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Israel ‘on offensive’ after Tel Aviv attacks, Jenin camp on alert

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Israeli troops take position in the Nur Shams Palestinian refugee camp near in the northern West Bank town of Tulkarem on Sunday. AFP

Israel ‘on offensive’ after Tel Aviv attacks, Jenin camp on alert

Israeli forces on Sunday raided the flashpoint West Bank district of Jenin, home of gunmen who launched two recent deadly attacks in Tel Aviv, as Prime Minister Naftali Bennett warned the Jewish state had “gone on the offensive”.

The military operation entered its second day as Israel buried three civilian victims from last Thursday’s shooting spree and Palestinian militant groups in Jenin warned they were mobilising fighters.

Israeli authorities demanded that Fathi Hazem – the father of the late 28-year-old Tel Aviv shooter who killed three Israelis – turn himself in, Israeli and Palestinian media said, as the Jenin refugee camp girded for more battles.

Abu Muadh, the military spokesman of the armed factions in Jenin’s refugee camp, announced a “state of alert” and called for “general mobilisation of our fighters to confront any incursion by the Zionist enemy”.

Mosques in Jenin told civilians to vacate the streets, according to local residents. Elsewhere in the West Bank, protests were held in solidarity with Jenin, a militant stronghold that saw a major battle against Israeli troops 20 years ago.

Tensions have surged in the West Bank during the Muslim holy month of Ramadan, nearly a year after violence flared in the other Palestinian territory, the Hamas-ruled Gaza Strip, leading to 11 days of devastating conflict.

Gun battles rocked the Jenin area for a second day Sunday, with at least 10 Palestinians wounded, according to the Palestinian health ministry, and more than 20 arrested, according to an Israeli military source.

“The State of Israel has gone on the offensive,” Bennett said after a security cabinet meeting, which also approved a 360 million shekel ($112 million) plan to build an additional 40 kilometres (25 miles) of the separation barrier along the West Bank border.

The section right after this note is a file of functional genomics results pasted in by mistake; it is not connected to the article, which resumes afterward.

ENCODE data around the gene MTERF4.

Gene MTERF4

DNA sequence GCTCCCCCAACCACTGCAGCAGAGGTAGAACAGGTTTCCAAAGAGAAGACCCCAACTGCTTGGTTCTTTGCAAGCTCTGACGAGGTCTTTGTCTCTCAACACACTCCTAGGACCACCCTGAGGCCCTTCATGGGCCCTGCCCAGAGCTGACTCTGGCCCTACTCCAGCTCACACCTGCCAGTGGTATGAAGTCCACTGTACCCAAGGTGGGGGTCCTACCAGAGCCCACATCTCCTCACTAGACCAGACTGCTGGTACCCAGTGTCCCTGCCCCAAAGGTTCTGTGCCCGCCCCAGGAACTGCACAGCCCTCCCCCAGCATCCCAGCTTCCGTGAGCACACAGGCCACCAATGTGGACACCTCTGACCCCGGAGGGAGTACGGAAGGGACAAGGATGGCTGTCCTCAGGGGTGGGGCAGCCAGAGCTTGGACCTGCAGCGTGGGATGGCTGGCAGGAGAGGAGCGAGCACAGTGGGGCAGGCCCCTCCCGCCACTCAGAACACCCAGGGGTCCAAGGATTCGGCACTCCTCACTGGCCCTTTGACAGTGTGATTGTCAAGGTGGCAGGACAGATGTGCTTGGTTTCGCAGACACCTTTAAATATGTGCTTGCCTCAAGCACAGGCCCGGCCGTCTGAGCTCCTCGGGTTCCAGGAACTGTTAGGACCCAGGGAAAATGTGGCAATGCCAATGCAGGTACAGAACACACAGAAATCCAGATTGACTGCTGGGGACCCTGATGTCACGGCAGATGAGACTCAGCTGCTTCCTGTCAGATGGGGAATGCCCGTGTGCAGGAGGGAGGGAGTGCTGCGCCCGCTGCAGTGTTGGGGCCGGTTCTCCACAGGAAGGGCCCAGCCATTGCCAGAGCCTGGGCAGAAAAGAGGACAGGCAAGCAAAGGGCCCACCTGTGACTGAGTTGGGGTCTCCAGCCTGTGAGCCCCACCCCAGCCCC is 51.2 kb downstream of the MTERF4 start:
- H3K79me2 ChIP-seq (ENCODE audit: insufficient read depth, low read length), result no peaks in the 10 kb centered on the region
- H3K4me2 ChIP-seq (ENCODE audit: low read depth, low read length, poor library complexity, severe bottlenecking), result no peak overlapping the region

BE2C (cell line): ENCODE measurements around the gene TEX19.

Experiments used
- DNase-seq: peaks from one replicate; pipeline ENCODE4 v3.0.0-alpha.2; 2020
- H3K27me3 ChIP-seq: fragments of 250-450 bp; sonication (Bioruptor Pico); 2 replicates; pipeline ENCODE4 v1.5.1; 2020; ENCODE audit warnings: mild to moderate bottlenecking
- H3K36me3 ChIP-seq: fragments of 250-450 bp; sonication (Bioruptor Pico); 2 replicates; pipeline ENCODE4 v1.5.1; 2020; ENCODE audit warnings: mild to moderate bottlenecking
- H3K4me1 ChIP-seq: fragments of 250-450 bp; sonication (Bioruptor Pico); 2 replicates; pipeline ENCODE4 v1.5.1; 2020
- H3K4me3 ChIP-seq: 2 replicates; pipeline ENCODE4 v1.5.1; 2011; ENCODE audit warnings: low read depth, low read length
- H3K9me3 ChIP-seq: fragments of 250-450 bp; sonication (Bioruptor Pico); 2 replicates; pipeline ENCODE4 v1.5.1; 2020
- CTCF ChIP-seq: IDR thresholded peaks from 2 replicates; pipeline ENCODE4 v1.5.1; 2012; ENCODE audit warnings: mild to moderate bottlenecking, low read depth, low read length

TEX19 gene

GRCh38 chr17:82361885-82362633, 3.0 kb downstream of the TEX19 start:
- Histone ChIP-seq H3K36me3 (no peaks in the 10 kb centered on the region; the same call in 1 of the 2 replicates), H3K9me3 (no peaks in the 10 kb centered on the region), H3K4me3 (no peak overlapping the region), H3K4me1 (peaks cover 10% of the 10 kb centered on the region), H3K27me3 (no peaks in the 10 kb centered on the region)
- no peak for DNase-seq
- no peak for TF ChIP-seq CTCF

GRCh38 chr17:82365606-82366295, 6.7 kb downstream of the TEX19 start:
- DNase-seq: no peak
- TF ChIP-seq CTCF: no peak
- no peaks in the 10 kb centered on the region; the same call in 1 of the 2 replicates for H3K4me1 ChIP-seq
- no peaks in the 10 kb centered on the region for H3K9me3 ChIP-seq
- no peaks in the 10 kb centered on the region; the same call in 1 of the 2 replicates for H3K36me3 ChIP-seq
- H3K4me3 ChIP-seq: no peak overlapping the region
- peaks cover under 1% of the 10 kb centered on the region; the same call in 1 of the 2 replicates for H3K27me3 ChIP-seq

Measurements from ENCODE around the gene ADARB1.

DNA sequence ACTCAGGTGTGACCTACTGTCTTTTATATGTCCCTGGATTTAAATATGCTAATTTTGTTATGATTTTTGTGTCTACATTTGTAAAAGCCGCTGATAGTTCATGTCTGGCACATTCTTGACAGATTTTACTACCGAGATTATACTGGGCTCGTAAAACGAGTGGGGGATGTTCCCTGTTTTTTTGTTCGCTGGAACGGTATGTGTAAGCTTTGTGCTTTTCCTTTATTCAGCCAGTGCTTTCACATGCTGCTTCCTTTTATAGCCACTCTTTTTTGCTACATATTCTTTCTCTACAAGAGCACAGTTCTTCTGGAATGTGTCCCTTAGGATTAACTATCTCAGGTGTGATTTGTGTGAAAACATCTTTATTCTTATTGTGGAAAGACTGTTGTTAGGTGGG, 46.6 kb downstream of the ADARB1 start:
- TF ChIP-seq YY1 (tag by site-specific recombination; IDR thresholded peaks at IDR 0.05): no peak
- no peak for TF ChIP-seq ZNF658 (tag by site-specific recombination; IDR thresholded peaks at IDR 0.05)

The cabinet also agreed to evaluate a policy to strip the families of “terrorists who are residents and citizens of Israel” of state pensions and other benefits.

In recent weeks, Israel has been stunned by a string of attacks – some carried out by Arab citizens of Israel linked to or inspired by the Islamic State group, others by Palestinians, and cheered by militant groups including Hamas and Islamic Jihad.

A total of 14 people have been killed in four attacks since March 22, including a shooting spree in Bnei Brak, an Orthodox Jewish city in greater Tel Aviv, also carried out by a Palestinian attacker from Jenin.

Over the same period, at least 13 Palestinians have been killed, including assailants, according to a count by AFP.

The latest casualties were two Palestinian women and one man shot dead Sunday in the West Bank.

The army said one woman had failed to stop after soldiers fired warning shots near the southern city of Bethlehem. Ghada Ibrahim Sabatien was a widowed mother of six in her 40s, according to Palestinian official news agency Wafa.

Further south in Hebron, a Palestinian woman stabbed and lightly wounded an officer before she was killed, according to border police.

After night fell, a Palestinian man was shot dead near Bethlehem, said the Palestinian health ministry, which named him as 21-year-old Mohammed Ghnaim.

The Israeli army told AFP that troops opened fire after the man was seen hurling a Molotov cocktail at passing cars.

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